Having received this book from Cemetery Dance as a promotional item, I was delighted to have an opportunity to read and review an author and title I had not heard of before. Touch the Night by Max Booth III is a hometown horror taking place in Percy, Indiana. This small town holds some sinister secrets and follows two preteen boys as they stumble upon an epicenter of ancient black magic.  I did not want to enjoy it, but like a car accident unfolding outside your living room window, I could not tear myself away.

Touch the Night opens with a unique dedication, “This book is dedicated to your mom.” I have not yet stumbled across an author so bold as to open their novel with a “your mom” joke, and correctly assumed that the story to come would be equally bold and entertaining. Max Booth III writes in a sub-genre perhaps best described as trashy slasher; while certainly a horror novel, readers would be hard pressed to consider it as a work of literature. However, any shortcoming in prose is made up for in audacious shock value and gore – compelling in its own right.

This tale of carnage and obscenities opens on two twelve-year-old boys, Alonzo Jones and Joshua Washington, having a sleepover. Seemingly average teenage misfits, the boys end up embarking on a bizarre impulse mission when they decide to slip out Alonzo’s bedroom window and into the October night. Starting out as an innocent walk around town, these two boys decide to rob a gas station and manage to accidentally bash the store attendants’ brains in on the cash register. As the boys flee the scene of the crime, their worst nightmare is realized when flashing blue and red lights appear behind them. However, these aren’t just your regular small town police officers, but are in fact alien beings hiding behind their uniform – and this tale is about to take a gruesome turn for the worst.  The boys are kidnapped and brought to a house of horrors that decorates its halls with body parts of past victims dangling on hooks. Things are not looking good for the troubled teens and their only hope comes from the boys’ mothers, who refuse to believe the local law enforcement that insists the boys are criminals on the run.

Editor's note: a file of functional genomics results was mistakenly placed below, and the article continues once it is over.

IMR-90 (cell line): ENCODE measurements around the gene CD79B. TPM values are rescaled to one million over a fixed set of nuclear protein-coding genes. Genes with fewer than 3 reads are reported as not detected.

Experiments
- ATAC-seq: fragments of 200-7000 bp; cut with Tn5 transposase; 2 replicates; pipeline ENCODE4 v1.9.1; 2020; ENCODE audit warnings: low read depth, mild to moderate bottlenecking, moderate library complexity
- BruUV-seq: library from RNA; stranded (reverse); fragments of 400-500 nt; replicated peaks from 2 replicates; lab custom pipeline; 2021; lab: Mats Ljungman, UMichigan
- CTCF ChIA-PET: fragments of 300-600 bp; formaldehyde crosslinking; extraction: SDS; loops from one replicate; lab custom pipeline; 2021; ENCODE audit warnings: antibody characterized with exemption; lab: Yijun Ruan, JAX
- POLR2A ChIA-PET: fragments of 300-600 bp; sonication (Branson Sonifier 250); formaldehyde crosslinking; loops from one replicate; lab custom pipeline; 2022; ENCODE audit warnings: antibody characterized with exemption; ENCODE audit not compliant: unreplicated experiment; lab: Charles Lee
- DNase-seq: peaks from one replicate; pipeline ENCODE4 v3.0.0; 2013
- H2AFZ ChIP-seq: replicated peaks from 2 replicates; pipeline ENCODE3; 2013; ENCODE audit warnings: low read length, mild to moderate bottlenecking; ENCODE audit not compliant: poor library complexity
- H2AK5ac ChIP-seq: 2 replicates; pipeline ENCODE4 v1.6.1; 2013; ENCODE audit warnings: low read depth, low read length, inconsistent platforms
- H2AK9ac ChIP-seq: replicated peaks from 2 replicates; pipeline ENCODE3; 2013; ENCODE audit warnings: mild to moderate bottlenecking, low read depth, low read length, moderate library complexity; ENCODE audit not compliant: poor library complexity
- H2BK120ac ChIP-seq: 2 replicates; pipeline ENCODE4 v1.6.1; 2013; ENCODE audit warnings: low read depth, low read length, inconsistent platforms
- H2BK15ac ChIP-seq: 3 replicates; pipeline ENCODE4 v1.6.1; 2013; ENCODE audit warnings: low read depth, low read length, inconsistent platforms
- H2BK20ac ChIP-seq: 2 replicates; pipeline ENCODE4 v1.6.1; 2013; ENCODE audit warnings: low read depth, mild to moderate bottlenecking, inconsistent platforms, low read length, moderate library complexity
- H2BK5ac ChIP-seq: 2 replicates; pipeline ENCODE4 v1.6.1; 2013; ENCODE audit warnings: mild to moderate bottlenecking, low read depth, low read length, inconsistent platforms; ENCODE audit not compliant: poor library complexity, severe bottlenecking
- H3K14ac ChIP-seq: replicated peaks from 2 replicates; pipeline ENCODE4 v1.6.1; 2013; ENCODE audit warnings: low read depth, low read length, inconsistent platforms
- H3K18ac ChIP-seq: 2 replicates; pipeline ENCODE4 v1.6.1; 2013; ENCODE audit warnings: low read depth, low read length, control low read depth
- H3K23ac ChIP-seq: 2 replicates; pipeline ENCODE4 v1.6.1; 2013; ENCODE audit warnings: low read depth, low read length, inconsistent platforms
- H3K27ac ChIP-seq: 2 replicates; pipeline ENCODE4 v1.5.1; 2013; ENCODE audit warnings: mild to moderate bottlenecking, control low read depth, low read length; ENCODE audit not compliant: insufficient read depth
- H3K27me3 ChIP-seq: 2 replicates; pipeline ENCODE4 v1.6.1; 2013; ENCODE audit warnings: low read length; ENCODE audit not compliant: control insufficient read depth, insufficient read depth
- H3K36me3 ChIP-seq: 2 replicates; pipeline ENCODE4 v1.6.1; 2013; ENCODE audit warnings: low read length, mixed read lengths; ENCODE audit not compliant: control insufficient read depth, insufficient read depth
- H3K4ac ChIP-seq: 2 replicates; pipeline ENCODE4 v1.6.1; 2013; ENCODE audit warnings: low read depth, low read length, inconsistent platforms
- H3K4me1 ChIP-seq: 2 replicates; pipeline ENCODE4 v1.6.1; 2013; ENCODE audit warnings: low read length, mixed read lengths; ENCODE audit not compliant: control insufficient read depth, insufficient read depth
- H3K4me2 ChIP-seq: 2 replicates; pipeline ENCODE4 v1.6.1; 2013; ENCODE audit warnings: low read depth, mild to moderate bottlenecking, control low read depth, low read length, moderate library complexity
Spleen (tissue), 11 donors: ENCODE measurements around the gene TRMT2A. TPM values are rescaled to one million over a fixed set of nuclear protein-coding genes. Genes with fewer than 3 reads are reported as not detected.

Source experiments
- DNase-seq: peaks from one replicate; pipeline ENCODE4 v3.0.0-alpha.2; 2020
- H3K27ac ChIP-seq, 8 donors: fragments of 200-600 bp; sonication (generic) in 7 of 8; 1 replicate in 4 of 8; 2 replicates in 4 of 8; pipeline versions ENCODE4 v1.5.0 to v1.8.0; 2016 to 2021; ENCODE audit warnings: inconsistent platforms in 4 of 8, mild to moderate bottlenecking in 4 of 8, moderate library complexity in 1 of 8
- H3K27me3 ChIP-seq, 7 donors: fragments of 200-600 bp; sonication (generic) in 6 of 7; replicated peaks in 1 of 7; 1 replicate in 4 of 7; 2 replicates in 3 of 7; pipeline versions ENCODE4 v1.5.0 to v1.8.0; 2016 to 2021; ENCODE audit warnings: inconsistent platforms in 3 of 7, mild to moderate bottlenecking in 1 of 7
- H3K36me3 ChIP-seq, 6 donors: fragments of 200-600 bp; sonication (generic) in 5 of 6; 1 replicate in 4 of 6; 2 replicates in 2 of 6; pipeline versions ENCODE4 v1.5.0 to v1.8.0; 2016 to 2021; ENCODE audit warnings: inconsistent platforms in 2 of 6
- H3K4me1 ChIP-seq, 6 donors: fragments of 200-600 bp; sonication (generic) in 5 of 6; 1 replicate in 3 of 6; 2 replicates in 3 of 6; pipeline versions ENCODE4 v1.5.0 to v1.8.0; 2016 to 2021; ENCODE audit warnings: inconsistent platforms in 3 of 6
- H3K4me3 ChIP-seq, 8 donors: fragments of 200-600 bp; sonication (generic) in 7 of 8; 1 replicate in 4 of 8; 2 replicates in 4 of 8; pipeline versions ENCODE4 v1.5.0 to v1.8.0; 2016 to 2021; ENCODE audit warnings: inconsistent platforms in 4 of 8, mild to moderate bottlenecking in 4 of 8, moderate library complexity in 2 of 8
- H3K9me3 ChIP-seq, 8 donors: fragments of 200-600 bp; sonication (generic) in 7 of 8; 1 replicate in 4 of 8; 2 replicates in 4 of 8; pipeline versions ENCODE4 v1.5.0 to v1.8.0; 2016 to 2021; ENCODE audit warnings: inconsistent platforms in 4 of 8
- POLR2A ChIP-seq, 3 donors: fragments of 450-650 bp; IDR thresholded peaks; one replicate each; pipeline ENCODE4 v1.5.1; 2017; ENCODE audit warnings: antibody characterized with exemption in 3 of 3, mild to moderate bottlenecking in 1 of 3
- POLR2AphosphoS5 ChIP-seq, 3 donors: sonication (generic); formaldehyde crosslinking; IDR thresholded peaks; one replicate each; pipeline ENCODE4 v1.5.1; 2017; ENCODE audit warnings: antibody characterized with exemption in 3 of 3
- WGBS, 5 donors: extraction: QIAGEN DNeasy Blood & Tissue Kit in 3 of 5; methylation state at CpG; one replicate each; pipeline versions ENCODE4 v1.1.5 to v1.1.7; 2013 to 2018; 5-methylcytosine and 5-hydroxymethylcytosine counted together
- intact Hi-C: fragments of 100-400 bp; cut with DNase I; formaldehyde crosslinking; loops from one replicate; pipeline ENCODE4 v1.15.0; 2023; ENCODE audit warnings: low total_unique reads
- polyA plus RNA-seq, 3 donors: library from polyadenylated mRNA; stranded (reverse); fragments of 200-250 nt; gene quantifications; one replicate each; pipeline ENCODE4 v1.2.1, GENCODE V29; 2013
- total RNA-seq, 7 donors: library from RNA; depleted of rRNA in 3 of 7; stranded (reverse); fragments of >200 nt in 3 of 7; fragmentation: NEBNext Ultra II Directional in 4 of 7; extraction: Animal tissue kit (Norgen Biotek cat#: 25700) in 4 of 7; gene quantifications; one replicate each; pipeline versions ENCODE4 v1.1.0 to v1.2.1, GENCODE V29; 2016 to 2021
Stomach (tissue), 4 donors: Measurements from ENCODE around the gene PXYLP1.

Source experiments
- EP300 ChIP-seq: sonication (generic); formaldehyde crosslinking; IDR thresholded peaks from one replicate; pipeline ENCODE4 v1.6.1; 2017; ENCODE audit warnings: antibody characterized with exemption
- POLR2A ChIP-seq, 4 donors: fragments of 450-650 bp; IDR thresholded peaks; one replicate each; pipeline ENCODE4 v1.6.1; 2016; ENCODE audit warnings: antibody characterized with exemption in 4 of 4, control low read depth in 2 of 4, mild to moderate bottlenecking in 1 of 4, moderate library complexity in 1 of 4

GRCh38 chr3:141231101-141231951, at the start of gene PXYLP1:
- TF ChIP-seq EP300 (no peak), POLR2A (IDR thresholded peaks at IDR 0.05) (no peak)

Chocked full of gore, torture, and an abundance of obscenities; Touch the Night will leave the reader wanting to desperately scrub the mental images from memory after consuming. Max Booth III goes absolutely nuts with this novel, with horror beyond the scope of the imagination. No one should read this novel, but I know all of you horror heathens will be grabbing it up anyway.

I was reminded of Stephen King’s intro to Salem’s Lot, when King speaks of his mother and how she would judge his library picks. There was trash, and then there was bad trash. While Stephen King’s mother would have certainly put this in the “bad trash” category, there is something to be said for this subgenre of horror. Though Touch the Night can’t hold a candle to Stephen King, a large part of a books’ appeal is in how compelling the story is. Did it catch the reader’s attention? Are they unable to put it down? Touch the Night is certain to capture the horror connoisseur’s morbid curiosity. Admittedly, while unsure how such an outlandish and outrageous tale could have ever been published, this novel will have the reader immediately searching for what other crazy and fantastical horror novels Max Booth III has published.

Touch the Night gets a reluctant 3/5 as a rating from this reviewer, as the controversial material was equally compelling as it was revolting. In addition, the book carries potential as a talking point amongst the horror fandom, a means to discuss the place of extreme content within the genre. Don’t be afraid to get down and dirty, just make sure you come back and tell me how it felt to be among the filth!

 

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